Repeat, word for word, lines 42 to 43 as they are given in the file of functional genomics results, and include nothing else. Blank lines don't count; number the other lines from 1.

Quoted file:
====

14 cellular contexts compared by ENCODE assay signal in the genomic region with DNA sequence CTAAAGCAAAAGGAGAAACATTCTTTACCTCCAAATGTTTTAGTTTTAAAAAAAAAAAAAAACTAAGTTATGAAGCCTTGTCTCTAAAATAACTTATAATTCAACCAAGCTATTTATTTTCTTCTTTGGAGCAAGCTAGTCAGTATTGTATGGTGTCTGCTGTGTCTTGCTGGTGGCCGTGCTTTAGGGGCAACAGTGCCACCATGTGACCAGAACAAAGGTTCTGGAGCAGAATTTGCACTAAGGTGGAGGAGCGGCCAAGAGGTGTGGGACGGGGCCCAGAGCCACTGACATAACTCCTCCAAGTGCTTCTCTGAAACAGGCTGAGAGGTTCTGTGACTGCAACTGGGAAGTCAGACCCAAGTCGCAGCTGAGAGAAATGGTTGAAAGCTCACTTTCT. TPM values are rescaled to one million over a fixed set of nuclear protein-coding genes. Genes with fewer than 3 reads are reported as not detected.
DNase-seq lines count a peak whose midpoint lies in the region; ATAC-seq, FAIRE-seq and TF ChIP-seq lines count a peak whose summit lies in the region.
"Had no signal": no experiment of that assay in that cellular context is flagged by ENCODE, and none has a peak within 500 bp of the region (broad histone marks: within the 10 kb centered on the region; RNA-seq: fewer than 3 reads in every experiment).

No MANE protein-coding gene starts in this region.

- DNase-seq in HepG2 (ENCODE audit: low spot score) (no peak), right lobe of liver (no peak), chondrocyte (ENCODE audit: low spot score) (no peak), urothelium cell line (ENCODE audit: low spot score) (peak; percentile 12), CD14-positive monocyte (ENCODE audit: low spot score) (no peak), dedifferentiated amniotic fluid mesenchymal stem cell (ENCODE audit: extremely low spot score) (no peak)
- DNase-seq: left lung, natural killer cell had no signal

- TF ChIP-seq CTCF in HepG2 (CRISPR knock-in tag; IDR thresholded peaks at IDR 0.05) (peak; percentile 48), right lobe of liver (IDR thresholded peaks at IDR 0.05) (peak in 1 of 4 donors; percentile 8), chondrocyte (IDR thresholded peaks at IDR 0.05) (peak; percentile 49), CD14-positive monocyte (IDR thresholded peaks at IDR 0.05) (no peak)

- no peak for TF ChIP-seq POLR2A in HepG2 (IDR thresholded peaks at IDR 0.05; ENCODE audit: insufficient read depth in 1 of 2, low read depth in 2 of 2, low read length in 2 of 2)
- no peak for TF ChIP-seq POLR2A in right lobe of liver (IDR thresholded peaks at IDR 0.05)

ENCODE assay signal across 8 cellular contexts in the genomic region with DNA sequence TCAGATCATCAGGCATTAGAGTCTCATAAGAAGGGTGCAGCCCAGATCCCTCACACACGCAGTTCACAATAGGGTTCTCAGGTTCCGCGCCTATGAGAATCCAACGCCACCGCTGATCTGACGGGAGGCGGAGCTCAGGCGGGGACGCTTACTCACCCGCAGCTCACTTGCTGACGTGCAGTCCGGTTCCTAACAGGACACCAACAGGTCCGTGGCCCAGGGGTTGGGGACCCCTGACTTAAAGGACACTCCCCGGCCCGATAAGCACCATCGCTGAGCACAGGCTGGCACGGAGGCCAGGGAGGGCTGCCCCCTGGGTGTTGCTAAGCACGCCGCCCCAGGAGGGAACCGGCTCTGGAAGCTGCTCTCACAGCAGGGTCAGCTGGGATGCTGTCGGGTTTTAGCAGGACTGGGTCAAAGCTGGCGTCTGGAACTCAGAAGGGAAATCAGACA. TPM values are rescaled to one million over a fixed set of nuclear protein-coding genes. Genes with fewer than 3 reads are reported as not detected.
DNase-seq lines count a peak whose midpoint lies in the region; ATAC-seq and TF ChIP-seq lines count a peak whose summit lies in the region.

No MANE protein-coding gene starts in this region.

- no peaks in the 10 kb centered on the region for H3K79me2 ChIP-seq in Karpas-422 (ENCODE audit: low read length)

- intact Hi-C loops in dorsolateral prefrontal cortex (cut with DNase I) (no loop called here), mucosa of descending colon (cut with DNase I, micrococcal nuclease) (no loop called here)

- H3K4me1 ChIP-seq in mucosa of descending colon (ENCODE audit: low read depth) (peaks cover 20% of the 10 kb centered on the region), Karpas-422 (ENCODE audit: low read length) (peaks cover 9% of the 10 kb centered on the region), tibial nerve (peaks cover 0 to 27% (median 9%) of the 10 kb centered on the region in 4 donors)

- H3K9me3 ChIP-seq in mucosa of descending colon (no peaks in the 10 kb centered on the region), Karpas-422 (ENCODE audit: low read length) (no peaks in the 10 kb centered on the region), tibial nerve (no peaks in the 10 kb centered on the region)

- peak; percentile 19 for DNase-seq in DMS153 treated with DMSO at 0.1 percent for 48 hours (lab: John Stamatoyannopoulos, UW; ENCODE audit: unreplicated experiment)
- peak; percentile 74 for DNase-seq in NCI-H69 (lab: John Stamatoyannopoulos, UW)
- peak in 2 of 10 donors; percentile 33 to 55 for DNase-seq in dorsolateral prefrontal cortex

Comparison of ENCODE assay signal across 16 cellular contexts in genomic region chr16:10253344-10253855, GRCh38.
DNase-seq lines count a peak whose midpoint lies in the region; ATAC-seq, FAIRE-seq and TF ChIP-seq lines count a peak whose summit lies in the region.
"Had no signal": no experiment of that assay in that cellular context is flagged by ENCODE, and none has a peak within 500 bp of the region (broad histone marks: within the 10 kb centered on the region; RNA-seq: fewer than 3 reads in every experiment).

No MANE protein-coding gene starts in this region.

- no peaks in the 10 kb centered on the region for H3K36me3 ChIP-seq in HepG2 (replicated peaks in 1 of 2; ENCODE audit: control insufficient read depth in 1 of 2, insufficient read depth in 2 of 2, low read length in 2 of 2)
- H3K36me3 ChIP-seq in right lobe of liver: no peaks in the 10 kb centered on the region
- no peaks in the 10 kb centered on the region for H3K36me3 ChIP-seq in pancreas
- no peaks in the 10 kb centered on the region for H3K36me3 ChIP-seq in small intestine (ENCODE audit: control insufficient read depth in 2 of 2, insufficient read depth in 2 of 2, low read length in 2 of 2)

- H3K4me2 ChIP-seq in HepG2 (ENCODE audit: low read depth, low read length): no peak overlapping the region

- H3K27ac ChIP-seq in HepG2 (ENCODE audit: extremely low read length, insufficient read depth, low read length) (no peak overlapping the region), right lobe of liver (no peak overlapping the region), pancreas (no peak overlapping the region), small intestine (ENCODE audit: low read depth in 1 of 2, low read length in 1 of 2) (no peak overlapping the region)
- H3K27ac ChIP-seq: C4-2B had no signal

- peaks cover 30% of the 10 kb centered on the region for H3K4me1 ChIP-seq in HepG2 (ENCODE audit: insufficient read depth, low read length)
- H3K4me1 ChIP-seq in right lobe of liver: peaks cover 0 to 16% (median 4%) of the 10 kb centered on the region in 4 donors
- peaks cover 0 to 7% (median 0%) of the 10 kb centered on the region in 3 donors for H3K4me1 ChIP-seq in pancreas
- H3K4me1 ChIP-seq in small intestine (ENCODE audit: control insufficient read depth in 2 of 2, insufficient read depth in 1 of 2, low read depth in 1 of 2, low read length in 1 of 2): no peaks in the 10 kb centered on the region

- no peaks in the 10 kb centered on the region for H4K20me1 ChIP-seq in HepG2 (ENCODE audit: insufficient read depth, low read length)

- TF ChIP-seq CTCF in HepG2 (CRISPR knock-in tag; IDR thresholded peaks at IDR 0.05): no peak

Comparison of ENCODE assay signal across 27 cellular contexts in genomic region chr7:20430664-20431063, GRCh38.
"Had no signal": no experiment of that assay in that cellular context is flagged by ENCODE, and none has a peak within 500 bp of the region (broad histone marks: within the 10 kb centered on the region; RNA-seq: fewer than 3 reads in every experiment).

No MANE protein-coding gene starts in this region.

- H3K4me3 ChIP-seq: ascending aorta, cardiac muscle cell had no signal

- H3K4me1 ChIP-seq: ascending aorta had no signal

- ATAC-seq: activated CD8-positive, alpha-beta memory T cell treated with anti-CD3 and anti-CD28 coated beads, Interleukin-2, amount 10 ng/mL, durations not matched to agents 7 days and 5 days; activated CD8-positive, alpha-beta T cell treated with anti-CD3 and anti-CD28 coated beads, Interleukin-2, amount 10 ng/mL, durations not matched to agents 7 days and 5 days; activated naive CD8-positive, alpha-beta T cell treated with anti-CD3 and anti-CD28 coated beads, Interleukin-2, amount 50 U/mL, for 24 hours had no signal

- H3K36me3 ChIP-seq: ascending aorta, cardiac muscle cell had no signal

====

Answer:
- ATAC-seq: activated CD8-positive, alpha-beta memory T cell treated with anti-CD3 and anti-CD28 coated beads, Interleukin-2, amount 10 ng/mL, durations not matched to agents 7 days and 5 days; activated CD8-positive, alpha-beta T cell treated with anti-CD3 and anti-CD28 coated beads, Interleukin-2, amount 10 ng/mL, durations not matched to agents 7 days and 5 days; activated naive CD8-positive, alpha-beta T cell treated with anti-CD3 and anti-CD28 coated beads, Interleukin-2, amount 50 U/mL, for 24 hours had no signal

- H3K36me3 ChIP-seq: ascending aorta, cardiac muscle cell had no signal